Australia is an absolutely beautiful country, and it wasn’t until I got back there (after more than a decade) that I realized how much I missed it. And being there again, about as far away from the United States as you can get, gave me new perspective on the perilous state of my own country.
I went “down under” again because a young woman that I had baptized as a teenager was getting married, and she had called to ask if I would officiate at her wedding ceremony. The request was wonderfully oblivious of my schedule and was borne of the deep relationship I have had with her and her family, who were part of Sojourners before returning to their native Australia. So I said yes, took the whole family, made it into a terrific spring break for my boys, with kangaroos and koalas, and agreed to launch the Australian version of my book God’s Politics at the same time.
What a wonderful 12 days—including a 25-hour journey each way with a 7-year-old and a 3-year-old! But wild kangaroos showing up at dusk every night of Easter weekend, outside our friend’s home in the country, made it worth the trip—along with all the reconnections made to the island continent.
Over the years, I’ve been to Australia many times, and the connections run deep. I remembered my very first visits, invited by a strong network of Christian communities (with wonderful names, such as the “House of the Gentle Bunyip”) who were vitally linking religious conviction with concrete action in the world on behalf of the poor and oppressed. I met powerful teachers such as Athol Gill, who insisted there was no credible belief in Jesus without following him in “radical discipleship.” Later I did a national speaking tour around the country, which began with an event hosted by some of Australia’s indigenous Aboriginal leaders who gave me “permission” to speak in their country and presented me with an Aboriginal flag, a ceremony I found very moving.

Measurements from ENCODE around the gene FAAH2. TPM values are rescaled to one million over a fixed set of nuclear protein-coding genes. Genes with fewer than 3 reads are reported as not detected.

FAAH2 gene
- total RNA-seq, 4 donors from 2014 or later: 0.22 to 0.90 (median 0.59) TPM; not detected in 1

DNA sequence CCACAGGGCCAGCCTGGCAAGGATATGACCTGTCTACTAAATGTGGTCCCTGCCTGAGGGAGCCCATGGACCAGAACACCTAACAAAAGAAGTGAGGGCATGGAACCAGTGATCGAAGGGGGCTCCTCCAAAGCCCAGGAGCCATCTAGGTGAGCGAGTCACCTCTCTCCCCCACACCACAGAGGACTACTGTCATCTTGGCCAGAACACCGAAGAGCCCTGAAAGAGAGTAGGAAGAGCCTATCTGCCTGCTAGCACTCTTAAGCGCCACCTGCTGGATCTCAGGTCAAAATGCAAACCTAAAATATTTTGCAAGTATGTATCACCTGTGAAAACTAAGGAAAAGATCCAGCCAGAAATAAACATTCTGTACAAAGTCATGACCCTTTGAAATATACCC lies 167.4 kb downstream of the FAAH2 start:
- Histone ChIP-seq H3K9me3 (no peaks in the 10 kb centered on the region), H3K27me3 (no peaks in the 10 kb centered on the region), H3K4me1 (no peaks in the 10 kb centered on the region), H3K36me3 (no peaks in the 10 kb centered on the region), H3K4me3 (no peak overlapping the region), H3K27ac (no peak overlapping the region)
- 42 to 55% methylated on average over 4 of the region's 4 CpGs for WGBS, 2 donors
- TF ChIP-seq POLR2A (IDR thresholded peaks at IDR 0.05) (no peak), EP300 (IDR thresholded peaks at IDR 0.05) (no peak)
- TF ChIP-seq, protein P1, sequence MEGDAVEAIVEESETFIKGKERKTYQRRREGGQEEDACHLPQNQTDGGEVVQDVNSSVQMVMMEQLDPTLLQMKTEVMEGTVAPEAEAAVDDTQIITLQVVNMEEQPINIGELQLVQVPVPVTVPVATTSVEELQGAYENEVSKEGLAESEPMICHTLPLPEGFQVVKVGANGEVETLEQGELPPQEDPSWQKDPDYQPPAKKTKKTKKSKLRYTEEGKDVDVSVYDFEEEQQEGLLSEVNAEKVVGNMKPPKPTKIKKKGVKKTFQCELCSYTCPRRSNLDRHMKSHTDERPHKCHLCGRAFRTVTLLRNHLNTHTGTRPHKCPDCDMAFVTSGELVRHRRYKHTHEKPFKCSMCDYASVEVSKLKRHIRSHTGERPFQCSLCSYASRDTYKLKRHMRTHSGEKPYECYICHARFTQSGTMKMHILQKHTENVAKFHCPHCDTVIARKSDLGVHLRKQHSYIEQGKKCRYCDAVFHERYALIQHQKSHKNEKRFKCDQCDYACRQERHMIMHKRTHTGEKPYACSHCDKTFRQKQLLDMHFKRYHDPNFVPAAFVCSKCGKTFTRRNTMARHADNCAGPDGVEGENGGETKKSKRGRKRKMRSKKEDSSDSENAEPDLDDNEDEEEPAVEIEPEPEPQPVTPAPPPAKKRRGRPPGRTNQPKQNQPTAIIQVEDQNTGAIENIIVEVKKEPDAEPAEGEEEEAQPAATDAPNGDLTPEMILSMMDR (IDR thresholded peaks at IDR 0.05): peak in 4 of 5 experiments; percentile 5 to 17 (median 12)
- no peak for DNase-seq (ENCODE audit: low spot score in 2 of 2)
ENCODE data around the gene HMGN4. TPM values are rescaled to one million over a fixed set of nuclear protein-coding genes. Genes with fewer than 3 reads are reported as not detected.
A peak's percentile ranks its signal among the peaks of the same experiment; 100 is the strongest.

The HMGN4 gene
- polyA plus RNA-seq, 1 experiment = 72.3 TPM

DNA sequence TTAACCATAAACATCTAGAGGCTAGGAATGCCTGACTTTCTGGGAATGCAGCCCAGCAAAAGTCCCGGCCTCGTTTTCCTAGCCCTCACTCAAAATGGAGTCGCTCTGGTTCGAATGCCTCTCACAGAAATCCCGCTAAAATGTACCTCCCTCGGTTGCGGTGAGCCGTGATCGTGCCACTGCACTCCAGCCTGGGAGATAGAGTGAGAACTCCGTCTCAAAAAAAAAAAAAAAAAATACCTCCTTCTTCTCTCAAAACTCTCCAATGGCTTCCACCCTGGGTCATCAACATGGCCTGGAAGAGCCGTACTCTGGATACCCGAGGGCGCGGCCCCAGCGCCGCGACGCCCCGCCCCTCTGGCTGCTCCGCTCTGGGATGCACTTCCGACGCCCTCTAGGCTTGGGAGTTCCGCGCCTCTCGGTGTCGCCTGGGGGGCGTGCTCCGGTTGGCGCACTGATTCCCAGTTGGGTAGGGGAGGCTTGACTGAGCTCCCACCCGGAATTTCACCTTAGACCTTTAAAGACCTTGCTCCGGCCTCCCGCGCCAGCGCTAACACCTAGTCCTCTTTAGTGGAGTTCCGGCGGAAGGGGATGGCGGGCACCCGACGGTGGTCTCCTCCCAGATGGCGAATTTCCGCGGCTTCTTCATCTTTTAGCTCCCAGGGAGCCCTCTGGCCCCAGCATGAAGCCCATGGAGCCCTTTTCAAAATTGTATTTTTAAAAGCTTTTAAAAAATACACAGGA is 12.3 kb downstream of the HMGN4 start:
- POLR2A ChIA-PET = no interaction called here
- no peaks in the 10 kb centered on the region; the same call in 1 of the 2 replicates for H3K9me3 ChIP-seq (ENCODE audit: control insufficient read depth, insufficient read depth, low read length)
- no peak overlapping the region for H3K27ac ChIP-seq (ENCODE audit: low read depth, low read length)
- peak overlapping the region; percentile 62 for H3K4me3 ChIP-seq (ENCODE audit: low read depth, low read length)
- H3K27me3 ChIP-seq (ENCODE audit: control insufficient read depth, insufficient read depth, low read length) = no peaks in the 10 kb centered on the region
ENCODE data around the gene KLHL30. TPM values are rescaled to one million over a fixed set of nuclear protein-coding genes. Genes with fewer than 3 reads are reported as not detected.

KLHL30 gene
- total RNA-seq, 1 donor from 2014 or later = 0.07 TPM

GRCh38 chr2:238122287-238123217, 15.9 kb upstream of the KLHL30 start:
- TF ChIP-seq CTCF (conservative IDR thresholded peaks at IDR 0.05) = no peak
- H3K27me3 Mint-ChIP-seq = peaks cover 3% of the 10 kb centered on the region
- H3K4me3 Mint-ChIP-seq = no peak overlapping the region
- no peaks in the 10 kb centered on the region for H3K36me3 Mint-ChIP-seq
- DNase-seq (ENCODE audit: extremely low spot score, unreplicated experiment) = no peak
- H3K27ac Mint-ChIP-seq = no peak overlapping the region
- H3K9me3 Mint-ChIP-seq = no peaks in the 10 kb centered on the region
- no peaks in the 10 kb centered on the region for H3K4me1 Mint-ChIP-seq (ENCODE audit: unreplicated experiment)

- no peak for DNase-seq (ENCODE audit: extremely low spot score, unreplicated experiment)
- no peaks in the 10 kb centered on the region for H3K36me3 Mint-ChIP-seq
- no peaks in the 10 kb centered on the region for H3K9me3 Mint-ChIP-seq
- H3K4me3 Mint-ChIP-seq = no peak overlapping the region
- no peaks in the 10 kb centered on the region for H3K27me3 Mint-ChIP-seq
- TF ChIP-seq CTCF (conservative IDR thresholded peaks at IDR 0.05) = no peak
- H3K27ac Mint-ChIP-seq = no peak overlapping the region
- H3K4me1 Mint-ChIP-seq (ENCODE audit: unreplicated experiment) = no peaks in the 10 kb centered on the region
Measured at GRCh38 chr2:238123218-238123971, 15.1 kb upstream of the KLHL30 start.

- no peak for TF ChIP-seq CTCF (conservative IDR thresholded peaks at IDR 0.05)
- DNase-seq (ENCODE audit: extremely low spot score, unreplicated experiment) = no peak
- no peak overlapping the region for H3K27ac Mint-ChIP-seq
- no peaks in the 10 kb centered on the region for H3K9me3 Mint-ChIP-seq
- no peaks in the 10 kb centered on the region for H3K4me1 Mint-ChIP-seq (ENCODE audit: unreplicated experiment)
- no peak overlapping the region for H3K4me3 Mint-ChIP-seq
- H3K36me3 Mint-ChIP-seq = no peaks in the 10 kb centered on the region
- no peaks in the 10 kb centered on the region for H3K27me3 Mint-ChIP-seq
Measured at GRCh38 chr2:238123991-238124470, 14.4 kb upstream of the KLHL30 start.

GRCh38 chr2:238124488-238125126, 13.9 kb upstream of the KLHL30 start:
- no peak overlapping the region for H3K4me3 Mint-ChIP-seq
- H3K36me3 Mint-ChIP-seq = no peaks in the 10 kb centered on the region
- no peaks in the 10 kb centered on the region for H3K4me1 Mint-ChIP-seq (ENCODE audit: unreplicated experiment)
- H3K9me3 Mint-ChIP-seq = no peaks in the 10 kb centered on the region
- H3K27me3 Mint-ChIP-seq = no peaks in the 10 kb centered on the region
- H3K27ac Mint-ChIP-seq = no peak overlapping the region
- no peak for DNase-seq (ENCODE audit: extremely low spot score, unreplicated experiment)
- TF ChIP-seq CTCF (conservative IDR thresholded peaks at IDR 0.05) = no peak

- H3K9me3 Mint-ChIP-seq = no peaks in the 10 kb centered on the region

AFTER A LOVELY wedding (how do they grow up so fast?), we headed for a Melbourne Town Hall event on Palm Sunday and then, two days later, to the Great Hall at the University of Sydney, with breakfasts and lunches with church and political leaders in between, book signings and more speaking, all sandwiched among a myriad of media interviews.
As was the case on my British book tour last year, both the political and religious media were quite interested in an American Christian that didn’t think God was an American or a right-wing Republican who cares more about anti-gay marriage amendments than about the 30,000 children under 5 in our world who die each day due to hunger and disease. As in both the U.K. and the U.S., we were able to bring together church leaders from all across the political spectrum—from conservative evangelical and pentecostal to mainline denominations—to explore how they might find unity on the urgent matters of poverty, the environment, and global violence. Like in the U.S., political leaders from both major parties also wanted to meet and explore a moral vision of politics. Also like in the U.S., they are increasingly concerned about the rise of a Religious Right in Australian politics. And like everywhere, young people filled the venues, looking for an agenda worthy of their gifts, energy, time, and lives.